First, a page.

N.D., a breath of fresh airWhen people ask me why I moved from California to North Dakota I have a simple answer; oxygen. You see the Dakota prairies and Badlands have lots of it and California doesn’t.
By: Kevin Holten, The Dickinson Press
When people ask me why I moved from California to North Dakota I have a simple answer; oxygen. You see the Dakota prairies and Badlands have lots of it and California doesn’t.
In fact, according to scientists, a long time ago when folks still resembled Ronald Reagan’s buddy Bonzo, they breathed air that had an oxygen content of about 35 percent. Today our average oxygen content is right around 20 percent. Except in places like Los Angeles, where it hits 15 percent on a good day and normally hovers around 12 percent. And if it ever drops below 7 percent there’ll be a lot of other things dropping in Los Angeles, like your favorite celebrity.
Which is important because you might be surprised to know that oxygen, not pizza, is our most important nutrient? You can live for weeks or months without food, days without water, but only minutes without air. So along with the nutrients that you take in, oxygen provides the energy necessary for your immune system, growth, maintenance, repair and all other bodily functions. It also allows you to successfully combat harmful micro-organisms and detoxify chemical pollutants. Which probably makes you want to stockpile 10 or 12 canisters and take a few hits during Monday night football, doesn’t it?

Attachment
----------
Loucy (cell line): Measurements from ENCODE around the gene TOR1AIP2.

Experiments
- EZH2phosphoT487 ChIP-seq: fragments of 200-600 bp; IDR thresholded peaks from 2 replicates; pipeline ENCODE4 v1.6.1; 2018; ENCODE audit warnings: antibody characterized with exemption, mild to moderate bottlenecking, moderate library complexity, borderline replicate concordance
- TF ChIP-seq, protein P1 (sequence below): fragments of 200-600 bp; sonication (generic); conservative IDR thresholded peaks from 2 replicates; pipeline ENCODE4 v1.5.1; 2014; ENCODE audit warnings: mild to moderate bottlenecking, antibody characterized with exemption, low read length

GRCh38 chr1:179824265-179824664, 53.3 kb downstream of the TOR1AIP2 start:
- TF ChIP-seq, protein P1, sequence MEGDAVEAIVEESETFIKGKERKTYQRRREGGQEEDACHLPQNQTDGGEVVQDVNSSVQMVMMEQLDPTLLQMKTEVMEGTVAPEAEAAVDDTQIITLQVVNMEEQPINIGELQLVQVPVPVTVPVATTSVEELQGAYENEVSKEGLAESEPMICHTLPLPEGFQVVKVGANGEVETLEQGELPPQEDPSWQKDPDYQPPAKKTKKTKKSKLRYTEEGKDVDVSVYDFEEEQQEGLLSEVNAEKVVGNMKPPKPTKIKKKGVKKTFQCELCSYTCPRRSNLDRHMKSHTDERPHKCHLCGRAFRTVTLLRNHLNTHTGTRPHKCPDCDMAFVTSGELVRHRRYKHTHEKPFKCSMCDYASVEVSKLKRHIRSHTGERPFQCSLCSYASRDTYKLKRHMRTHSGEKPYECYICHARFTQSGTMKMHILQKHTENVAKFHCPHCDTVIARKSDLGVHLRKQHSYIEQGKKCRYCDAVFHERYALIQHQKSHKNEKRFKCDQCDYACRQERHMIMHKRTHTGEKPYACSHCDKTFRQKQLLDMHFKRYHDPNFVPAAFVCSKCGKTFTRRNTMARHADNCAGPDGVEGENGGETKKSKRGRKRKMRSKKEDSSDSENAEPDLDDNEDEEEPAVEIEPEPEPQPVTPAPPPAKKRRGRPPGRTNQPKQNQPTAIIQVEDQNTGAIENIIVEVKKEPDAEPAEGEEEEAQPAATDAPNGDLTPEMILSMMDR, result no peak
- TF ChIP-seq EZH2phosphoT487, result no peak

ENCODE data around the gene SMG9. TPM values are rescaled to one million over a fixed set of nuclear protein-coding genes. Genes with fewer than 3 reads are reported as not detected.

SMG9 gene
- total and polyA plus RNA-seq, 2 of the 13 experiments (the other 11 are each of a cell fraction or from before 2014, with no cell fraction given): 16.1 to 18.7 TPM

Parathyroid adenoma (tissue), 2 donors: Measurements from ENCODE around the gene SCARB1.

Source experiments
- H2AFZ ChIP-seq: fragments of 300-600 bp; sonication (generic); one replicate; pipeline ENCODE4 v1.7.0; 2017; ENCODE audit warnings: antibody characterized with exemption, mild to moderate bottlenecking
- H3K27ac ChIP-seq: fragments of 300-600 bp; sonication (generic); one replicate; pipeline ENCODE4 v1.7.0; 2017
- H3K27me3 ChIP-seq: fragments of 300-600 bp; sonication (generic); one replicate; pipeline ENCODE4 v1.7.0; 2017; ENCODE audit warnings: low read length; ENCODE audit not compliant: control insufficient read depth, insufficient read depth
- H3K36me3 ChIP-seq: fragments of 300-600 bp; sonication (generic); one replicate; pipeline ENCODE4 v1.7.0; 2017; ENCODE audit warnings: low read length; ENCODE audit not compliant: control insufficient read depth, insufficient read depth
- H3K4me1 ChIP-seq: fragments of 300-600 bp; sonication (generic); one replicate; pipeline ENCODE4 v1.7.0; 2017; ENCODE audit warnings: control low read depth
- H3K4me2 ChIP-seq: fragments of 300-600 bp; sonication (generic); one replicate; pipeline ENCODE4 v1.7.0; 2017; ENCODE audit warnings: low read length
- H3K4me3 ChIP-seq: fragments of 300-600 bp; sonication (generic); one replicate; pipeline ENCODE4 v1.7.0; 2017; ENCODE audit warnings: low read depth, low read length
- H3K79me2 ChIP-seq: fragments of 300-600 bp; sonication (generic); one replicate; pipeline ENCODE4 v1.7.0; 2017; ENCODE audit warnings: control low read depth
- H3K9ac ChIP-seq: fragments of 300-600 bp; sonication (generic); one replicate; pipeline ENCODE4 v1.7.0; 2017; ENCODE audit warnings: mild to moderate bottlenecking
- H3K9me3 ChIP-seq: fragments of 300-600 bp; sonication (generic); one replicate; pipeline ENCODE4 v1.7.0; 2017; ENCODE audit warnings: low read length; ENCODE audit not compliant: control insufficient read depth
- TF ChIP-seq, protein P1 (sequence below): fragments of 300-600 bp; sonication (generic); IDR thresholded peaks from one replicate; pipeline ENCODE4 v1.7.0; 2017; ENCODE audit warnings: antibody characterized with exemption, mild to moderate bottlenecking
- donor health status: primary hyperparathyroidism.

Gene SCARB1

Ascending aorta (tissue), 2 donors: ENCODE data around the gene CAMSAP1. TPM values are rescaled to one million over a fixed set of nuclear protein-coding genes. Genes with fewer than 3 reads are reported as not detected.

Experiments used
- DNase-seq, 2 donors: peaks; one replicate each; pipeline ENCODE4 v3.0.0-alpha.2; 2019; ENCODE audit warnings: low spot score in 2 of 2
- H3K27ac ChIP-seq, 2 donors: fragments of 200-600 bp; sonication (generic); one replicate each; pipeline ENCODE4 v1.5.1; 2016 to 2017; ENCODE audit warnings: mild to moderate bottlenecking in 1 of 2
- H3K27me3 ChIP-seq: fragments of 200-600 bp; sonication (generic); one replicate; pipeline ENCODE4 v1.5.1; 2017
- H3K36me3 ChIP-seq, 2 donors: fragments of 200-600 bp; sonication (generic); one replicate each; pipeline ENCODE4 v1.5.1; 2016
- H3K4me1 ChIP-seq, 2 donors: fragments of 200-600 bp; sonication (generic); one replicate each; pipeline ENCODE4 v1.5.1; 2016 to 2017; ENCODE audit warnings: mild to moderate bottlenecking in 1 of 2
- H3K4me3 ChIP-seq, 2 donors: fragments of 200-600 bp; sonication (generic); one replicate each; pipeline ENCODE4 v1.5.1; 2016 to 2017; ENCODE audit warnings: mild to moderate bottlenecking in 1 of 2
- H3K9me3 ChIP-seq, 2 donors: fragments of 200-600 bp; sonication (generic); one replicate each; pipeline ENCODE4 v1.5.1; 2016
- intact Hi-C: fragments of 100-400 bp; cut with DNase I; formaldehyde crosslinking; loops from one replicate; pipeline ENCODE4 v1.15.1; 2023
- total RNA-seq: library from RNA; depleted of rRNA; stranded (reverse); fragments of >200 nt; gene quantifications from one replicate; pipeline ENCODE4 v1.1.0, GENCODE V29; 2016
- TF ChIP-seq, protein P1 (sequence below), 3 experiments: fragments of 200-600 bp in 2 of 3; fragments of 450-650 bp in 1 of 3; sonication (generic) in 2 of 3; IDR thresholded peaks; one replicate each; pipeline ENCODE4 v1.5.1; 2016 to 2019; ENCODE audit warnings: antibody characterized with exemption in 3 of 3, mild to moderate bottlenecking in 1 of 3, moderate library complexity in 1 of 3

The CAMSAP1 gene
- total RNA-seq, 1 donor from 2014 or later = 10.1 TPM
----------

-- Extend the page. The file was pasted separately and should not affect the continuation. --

I had a good lesson in oxygen deprivation some years ago when I was stuck in the Lincoln Tunnel, a 1.5 mile, dark, under-river route that connects New Jersey to Manhattan. A large diesel bus broke down and blocked one lane of the two-way tunnel, backing up traffic for miles and pinning me in the middle of that underwater vault with countless other choking drivers. To make matters worse, temperatures were oven-like and the humidity levels equaled those of a Minnesota Vikings post game shower. Plus the temperature gauge in my rental car shot up like a women’s sundress on a windy day every time I turned on the air conditioning.
Now I’m certain that the oxygen content, by the time that bus was towed out of the tunnel, was at or near 7 percent. Because, in my oxygen deprived state, I was deep into a very nice conversation with both Howard Hughes and Ulysses S. Grant.
Which reminds me of a guy who told me that he saw people, a mile tall, when he drove a big rig on a oxygen deprived road 14,000 feet high up in the Rocky Mountains. After my tunnel incident I wasn’t about to argue with him and it made me realize that oxygen is very important when it comes to tuning into reality.
But at least, in terms of auto emissions, help is on the way because in 166 years we’ll be completely out of gas, based upon a measurement of current consumption levels and available resources by Worldometers.com. Which means 600 million smog emitting motor vehicles will come to a screeching halt unless alternative fuels can be created on a massive scale. And then we’ll finally be able to take a deep breath and see what air tastes like without those Conoco, Shell and Cenex fumes mixed in. This seems like a nearly inconceivable concept and one similar to what our great-grandfathers might have faced if they ever tried to imagine rivers without floating factory waste or a 1950’s living room without Dad in the corner sucking on a Winston.
At any rate, I once told my son that the goal of his generation should be to eliminate the use of combustible fuels because it’d make for a much nicer planet. At the time I didn’t know that if they don’t, and the oxygen content drops below 7 percent, that it won’t matter anymore.
— Holten is the Dickinson State University Foundation’s communications director.